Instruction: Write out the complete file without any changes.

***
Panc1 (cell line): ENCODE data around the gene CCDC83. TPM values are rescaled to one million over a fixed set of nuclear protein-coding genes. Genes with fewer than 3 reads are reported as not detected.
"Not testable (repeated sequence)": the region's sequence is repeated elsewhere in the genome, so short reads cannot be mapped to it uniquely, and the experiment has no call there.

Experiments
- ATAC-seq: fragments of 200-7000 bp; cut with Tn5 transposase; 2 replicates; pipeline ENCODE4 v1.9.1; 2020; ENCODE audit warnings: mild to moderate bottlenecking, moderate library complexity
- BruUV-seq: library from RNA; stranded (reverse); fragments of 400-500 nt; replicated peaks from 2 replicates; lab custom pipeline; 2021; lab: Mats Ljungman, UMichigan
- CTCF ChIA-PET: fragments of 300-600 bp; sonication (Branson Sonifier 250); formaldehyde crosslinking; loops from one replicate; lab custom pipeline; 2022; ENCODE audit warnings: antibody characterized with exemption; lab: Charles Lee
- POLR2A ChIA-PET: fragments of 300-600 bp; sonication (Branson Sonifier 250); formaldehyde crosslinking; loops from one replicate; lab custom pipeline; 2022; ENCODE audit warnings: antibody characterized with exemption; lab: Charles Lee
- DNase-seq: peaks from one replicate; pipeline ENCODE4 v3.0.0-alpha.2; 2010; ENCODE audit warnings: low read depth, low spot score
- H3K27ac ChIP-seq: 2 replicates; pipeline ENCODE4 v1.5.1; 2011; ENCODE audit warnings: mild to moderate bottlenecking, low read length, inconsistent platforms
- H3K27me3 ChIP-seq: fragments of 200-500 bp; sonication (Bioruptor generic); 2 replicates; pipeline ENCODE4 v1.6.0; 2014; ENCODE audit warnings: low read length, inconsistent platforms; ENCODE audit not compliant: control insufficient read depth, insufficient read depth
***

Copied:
Panc1 (cell line): ENCODE data around the gene CCDC83. TPM values are rescaled to one million over a fixed set of nuclear protein-coding genes. Genes with fewer than 3 reads are reported as not detected.
"Not testable (repeated sequence)": the region's sequence is repeated elsewhere in the genome, so short reads cannot be mapped to it uniquely, and the experiment has no call there.

Experiments
- ATAC-seq: fragments of 200-7000 bp; cut with Tn5 transposase; 2 replicates; pipeline ENCODE4 v1.9.1; 2020; ENCODE audit warnings: mild to moderate bottlenecking, moderate library complexity
- BruUV-seq: library from RNA; stranded (reverse); fragments of 400-500 nt; replicated peaks from 2 replicates; lab custom pipeline; 2021; lab: Mats Ljungman, UMichigan
- CTCF ChIA-PET: fragments of 300-600 bp; sonication (Branson Sonifier 250); formaldehyde crosslinking; loops from one replicate; lab custom pipeline; 2022; ENCODE audit warnings: antibody characterized with exemption; lab: Charles Lee
- POLR2A ChIA-PET: fragments of 300-600 bp; sonication (Branson Sonifier 250); formaldehyde crosslinking; loops from one replicate; lab custom pipeline; 2022; ENCODE audit warnings: antibody characterized with exemption; lab: Charles Lee
- DNase-seq: peaks from one replicate; pipeline ENCODE4 v3.0.0-alpha.2; 2010; ENCODE audit warnings: low read depth, low spot score
- H3K27ac ChIP-seq: 2 replicates; pipeline ENCODE4 v1.5.1; 2011; ENCODE audit warnings: mild to moderate bottlenecking, low read length, inconsistent platforms
- H3K27me3 ChIP-seq: fragments of 200-500 bp; sonication (Bioruptor generic); 2 replicates; pipeline ENCODE4 v1.6.0; 2014; ENCODE audit warnings: low read length, inconsistent platforms; ENCODE audit not compliant: control insufficient read depth, insufficient read depth